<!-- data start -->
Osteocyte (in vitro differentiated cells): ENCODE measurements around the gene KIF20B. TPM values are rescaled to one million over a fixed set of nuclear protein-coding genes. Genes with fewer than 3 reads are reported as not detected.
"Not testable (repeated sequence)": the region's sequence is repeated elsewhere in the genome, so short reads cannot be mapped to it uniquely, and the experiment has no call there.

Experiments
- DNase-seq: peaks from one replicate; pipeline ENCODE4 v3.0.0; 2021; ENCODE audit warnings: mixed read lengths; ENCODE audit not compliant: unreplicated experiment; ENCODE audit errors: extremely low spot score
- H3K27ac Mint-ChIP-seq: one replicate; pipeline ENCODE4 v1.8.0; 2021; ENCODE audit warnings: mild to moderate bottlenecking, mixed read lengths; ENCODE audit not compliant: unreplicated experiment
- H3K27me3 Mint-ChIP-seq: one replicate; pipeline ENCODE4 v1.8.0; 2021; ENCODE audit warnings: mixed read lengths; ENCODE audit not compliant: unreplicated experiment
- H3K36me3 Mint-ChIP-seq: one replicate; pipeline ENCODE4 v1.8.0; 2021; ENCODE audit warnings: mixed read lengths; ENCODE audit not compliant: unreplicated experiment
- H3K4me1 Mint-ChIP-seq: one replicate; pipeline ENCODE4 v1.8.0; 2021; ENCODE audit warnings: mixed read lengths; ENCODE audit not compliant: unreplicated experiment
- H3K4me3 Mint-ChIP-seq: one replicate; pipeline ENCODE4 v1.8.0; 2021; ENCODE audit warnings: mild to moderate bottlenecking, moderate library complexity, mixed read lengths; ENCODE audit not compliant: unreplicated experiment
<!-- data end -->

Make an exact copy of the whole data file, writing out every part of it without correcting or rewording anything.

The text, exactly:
Osteocyte (in vitro differentiated cells): ENCODE measurements around the gene KIF20B. TPM values are rescaled to one million over a fixed set of nuclear protein-coding genes. Genes with fewer than 3 reads are reported as not detected.
"Not testable (repeated sequence)": the region's sequence is repeated elsewhere in the genome, so short reads cannot be mapped to it uniquely, and the experiment has no call there.

Experiments
- DNase-seq: peaks from one replicate; pipeline ENCODE4 v3.0.0; 2021; ENCODE audit warnings: mixed read lengths; ENCODE audit not compliant: unreplicated experiment; ENCODE audit errors: extremely low spot score
- H3K27ac Mint-ChIP-seq: one replicate; pipeline ENCODE4 v1.8.0; 2021; ENCODE audit warnings: mild to moderate bottlenecking, mixed read lengths; ENCODE audit not compliant: unreplicated experiment
- H3K27me3 Mint-ChIP-seq: one replicate; pipeline ENCODE4 v1.8.0; 2021; ENCODE audit warnings: mixed read lengths; ENCODE audit not compliant: unreplicated experiment
- H3K36me3 Mint-ChIP-seq: one replicate; pipeline ENCODE4 v1.8.0; 2021; ENCODE audit warnings: mixed read lengths; ENCODE audit not compliant: unreplicated experiment
- H3K4me1 Mint-ChIP-seq: one replicate; pipeline ENCODE4 v1.8.0; 2021; ENCODE audit warnings: mixed read lengths; ENCODE audit not compliant: unreplicated experiment
- H3K4me3 Mint-ChIP-seq: one replicate; pipeline ENCODE4 v1.8.0; 2021; ENCODE audit warnings: mild to moderate bottlenecking, moderate library complexity, mixed read lengths; ENCODE audit not compliant: unreplicated experiment